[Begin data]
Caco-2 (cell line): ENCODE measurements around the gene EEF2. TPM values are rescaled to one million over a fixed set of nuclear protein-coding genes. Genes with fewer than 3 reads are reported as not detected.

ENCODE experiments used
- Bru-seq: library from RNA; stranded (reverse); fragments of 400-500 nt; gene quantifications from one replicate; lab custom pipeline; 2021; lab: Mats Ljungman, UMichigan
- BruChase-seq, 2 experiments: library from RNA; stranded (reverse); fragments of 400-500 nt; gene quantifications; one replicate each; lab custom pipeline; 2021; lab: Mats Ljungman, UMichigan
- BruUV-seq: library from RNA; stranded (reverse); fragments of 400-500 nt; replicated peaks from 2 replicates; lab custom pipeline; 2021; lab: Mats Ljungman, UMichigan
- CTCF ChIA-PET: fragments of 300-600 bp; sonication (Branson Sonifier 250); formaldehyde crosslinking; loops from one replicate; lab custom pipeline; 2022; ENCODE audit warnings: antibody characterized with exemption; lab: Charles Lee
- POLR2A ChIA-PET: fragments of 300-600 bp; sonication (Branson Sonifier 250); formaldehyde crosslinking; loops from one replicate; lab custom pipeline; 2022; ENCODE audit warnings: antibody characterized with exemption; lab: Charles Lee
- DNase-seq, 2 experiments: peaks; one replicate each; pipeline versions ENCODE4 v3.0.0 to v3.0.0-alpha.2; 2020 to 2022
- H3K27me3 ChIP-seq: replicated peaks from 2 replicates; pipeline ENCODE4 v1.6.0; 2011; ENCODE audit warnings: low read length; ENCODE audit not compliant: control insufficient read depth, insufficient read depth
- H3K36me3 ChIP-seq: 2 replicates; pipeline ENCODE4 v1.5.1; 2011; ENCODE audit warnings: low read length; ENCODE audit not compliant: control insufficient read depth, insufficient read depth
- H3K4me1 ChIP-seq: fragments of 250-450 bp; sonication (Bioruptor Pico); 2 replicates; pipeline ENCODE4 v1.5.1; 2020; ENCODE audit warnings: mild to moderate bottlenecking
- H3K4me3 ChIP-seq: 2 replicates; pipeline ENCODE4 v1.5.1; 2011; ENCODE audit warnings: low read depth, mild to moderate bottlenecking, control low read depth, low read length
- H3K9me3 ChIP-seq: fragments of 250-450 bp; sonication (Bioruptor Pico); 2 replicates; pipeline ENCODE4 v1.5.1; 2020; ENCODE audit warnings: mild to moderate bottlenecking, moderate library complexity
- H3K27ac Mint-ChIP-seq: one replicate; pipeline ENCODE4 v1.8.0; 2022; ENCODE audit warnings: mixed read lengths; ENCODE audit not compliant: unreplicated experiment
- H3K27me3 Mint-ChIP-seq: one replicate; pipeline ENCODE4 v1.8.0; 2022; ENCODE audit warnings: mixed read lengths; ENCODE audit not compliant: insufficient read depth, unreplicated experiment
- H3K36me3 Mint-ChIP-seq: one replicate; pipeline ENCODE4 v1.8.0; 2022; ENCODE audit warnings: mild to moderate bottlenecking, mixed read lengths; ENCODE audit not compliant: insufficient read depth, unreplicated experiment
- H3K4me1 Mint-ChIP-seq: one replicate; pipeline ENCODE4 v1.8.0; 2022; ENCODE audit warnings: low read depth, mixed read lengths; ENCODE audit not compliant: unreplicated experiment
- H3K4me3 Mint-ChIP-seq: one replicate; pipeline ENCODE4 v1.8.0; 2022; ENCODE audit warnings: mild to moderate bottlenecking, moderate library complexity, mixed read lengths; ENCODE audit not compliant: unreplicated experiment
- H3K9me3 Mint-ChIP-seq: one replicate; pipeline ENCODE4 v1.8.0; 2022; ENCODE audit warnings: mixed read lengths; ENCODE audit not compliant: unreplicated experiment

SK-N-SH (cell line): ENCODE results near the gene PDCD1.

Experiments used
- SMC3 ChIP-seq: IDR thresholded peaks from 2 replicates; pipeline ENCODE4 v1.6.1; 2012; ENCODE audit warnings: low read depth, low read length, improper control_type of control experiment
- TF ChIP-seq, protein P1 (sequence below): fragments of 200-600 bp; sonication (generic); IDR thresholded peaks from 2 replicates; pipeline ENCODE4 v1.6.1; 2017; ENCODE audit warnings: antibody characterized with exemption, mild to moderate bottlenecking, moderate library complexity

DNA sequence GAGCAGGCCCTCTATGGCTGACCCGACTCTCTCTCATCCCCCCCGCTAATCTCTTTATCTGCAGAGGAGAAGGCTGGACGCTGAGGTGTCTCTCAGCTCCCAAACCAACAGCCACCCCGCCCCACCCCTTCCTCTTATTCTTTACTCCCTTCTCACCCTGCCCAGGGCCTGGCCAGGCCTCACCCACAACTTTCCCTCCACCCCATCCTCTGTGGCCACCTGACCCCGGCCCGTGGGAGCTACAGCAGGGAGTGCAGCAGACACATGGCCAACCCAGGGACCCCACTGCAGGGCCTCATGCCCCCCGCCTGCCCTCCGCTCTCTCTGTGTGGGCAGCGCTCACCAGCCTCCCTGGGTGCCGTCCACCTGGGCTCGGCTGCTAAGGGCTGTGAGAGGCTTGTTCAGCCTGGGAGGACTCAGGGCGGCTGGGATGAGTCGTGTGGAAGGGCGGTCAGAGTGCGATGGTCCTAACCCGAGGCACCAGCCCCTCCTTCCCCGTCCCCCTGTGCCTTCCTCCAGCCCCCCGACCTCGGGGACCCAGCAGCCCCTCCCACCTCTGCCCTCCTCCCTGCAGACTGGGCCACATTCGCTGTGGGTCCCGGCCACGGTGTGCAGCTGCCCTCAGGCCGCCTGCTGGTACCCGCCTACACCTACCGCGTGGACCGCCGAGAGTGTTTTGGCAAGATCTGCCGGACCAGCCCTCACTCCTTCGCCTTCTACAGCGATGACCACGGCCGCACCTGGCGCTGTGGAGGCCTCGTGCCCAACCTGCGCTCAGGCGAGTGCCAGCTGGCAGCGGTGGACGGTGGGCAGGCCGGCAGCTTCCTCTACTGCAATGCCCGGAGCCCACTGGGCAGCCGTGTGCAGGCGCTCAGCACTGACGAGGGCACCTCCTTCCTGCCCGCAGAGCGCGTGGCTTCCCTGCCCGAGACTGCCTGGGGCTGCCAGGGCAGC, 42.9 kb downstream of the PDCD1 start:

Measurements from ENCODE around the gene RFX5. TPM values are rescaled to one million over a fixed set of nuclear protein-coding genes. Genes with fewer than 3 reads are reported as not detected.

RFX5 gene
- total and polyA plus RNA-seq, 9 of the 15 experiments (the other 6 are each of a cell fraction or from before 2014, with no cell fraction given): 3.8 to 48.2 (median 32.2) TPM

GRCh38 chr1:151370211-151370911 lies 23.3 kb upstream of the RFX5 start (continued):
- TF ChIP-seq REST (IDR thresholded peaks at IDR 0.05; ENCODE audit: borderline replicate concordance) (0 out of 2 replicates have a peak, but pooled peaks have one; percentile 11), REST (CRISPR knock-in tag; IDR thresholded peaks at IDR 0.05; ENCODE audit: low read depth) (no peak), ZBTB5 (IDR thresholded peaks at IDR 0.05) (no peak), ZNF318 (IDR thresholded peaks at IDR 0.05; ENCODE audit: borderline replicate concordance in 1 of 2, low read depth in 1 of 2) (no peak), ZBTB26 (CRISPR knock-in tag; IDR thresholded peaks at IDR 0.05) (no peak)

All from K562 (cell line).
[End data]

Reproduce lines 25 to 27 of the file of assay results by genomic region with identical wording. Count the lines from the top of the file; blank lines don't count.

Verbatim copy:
Measurements from ENCODE around the gene RFX5. TPM values are rescaled to one million over a fixed set of nuclear protein-coding genes. Genes with fewer than 3 reads are reported as not detected.

RFX5 gene
- total and polyA plus RNA-seq, 9 of the 15 experiments (the other 6 are each of a cell fraction or from before 2014, with no cell fraction given): 3.8 to 48.2 (median 32.2) TPM